The media coverage expected and received for this book, provide a clever strategy to soften the market for new continuous oral contraceptives. Perhaps this story is fascinating to editors because cultural etiquette prohibits speaking/writing of periods. Malcolm Gladwell in his large piece in The New Yorker states that Dr. John Rock, the gynecologist prominent in the early testing and production of the pill, was manipulating both women and the Catholic Church in making pill-withdrawal bleeding mimic menstruation 4. A nude, young woman covered only with pill packets is draped by the headline: “bare facts about the Pill” (Globe and Mail April 8, 2000). Most recently, CNN (on May 9, 2000) lauded the 40 year success of oral contraceptives. The reporter could find no “expert” who would question the daily pill use (other than me). Over and over, medical experts in the English speaking world have been trotted out to say that there is no health reason for menstrual flow. They support the notion that cycles are a “disease or condition” that should be obliterated 5.

The English edition of Is Menstruation Obsolete? skillfully co-opts the women-centred literature on menstruation. For example, it mentions Emily Martin’s anthropological work about the language used to describe women’s bodies 24, and Sophie Law’s Issues of Blood 25. The forward, by a woman with a masters in public health, discusses the importance of menstruation to women’s cultural and emotional identity. Although it is thus oddly spiced with social science, this book has a strong biomedical perspective that menstruation is “needless”(p. 159) and “harmful”(p. 5) 3. This is not new. Similar cultural notions are part of our daily lives as women – menopause needs “replacement” hormone therapy, successful pregnancy and delivery need hormonal or surgical intervention and PMS is a disease well treated by Prozac & Mac 226;26. Much of women’s lives, especially the reproductive aspects, are viewed as a disease or deficiency state. Should it surprise us that menstruation, too, is perceived this way?

Women who have the most difficulty with their cycles are adolescent and perimenopausal women. In both, high estrogen levels and ovulation disturbances are common 13,27. Most menstrual cycle related problems (heavy flow, premenstrual symptoms, cyclic migraines, breast nodularity and pain and even severe cramps), like endometrial hyperplasia and cancer, are related to abnormal cycles. Their root cause is too little progesterone for the level of estrogen 22. Paradoxically, this book proposes to get rid of menstrual flow by giving the high dose estrogen and progestin therapy in oral contraceptives. You should be aware that, although newer contraceptives are called “low dose,” even the 20-35 microgram estrogen pills provide estrogen levels approximately four times natural, menstrual cycle levels.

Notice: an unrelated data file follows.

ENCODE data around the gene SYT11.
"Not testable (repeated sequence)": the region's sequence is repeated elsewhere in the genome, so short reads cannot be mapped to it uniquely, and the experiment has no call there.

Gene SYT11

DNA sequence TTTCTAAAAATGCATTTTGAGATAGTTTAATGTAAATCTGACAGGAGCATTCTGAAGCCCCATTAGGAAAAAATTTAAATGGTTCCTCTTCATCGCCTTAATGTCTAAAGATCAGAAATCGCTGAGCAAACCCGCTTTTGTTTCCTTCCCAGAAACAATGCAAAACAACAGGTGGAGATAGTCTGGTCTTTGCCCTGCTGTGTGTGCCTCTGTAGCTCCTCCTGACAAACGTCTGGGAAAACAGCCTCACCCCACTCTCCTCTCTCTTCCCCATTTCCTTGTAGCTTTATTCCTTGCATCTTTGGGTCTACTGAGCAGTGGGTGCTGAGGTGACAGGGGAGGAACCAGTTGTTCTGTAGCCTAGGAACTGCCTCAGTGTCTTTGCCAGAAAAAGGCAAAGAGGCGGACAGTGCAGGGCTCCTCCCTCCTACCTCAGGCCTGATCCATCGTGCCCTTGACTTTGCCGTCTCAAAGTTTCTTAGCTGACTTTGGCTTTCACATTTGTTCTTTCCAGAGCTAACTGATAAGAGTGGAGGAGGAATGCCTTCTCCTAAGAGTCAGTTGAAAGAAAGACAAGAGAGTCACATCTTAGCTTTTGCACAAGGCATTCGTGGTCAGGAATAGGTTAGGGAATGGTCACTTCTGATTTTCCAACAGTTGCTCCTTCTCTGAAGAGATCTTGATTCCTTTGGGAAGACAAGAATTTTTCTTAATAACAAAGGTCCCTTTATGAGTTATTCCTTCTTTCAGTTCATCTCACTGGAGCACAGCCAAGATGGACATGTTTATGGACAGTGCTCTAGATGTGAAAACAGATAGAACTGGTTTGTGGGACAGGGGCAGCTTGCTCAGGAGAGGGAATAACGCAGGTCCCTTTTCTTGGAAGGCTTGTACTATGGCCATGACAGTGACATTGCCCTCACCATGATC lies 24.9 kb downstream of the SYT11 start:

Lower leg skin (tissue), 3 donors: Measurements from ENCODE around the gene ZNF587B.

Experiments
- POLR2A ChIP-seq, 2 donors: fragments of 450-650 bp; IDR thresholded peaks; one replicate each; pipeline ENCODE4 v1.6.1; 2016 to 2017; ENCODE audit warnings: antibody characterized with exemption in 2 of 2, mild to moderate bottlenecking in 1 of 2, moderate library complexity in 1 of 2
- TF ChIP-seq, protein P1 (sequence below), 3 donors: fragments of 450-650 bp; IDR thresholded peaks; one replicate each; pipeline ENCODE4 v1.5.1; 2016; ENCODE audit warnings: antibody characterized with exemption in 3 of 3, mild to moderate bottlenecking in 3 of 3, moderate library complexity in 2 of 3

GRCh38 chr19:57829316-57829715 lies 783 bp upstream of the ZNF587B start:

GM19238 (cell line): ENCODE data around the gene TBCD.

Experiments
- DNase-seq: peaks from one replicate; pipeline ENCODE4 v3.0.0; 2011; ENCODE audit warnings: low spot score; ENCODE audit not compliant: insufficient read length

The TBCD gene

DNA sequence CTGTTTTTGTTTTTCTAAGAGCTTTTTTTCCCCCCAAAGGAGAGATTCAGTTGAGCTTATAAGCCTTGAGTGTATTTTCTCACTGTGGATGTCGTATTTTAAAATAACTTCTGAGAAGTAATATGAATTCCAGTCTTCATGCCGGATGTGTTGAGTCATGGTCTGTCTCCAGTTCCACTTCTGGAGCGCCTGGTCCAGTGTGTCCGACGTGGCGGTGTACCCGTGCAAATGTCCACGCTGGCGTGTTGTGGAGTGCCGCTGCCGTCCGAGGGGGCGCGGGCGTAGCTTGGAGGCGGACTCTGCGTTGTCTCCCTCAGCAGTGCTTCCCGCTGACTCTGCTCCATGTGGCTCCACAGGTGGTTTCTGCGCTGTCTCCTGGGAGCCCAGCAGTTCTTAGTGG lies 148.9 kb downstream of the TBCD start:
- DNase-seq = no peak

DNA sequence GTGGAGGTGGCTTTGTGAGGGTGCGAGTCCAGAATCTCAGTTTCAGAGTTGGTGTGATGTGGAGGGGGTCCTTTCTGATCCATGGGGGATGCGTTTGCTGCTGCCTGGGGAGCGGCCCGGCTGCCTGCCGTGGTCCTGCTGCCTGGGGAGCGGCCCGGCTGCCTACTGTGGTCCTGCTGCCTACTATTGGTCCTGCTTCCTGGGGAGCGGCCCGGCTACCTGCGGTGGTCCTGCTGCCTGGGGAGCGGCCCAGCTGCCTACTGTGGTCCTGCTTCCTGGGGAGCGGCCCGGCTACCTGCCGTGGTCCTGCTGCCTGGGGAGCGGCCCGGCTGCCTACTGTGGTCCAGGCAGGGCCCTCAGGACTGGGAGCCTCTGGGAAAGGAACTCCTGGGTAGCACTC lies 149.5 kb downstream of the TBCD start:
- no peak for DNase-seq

I think it is perfectly acceptable and feasible to continue a conventional oral contraceptive pill for an additional week or two. Camping in bear country is a good reason given that menstrual blood may cause aggression in these wild animals. This should be an exception, not the rule. I have significant doubts about the feasibility and safety of continuous birth control pills. Progesterone and progestins, given continuously, cause a thinning of the endometrium (uterine lining) so there is little or nothing to shed as a period. However, continuous birth control pills provide high estrogen and progestin levels that usually thicken the endometrium. There is a high risk of irregular bleeding and the three-monthly flow is likely to be heavy and miserable. Unpredictable flow is a hundred times worse than cyclic ovulatory menstruation. Breast soreness is also likely and nausea, weight gain and fluid retention in some women would likely be magnified by daily therapy. In the real world, sore or nodular breasts (which raise the specter of breast cancer) and spotting or irregular flow (causing worries about endometrial cancer) will lead to skipped pills 28 and lost contraceptive effectiveness.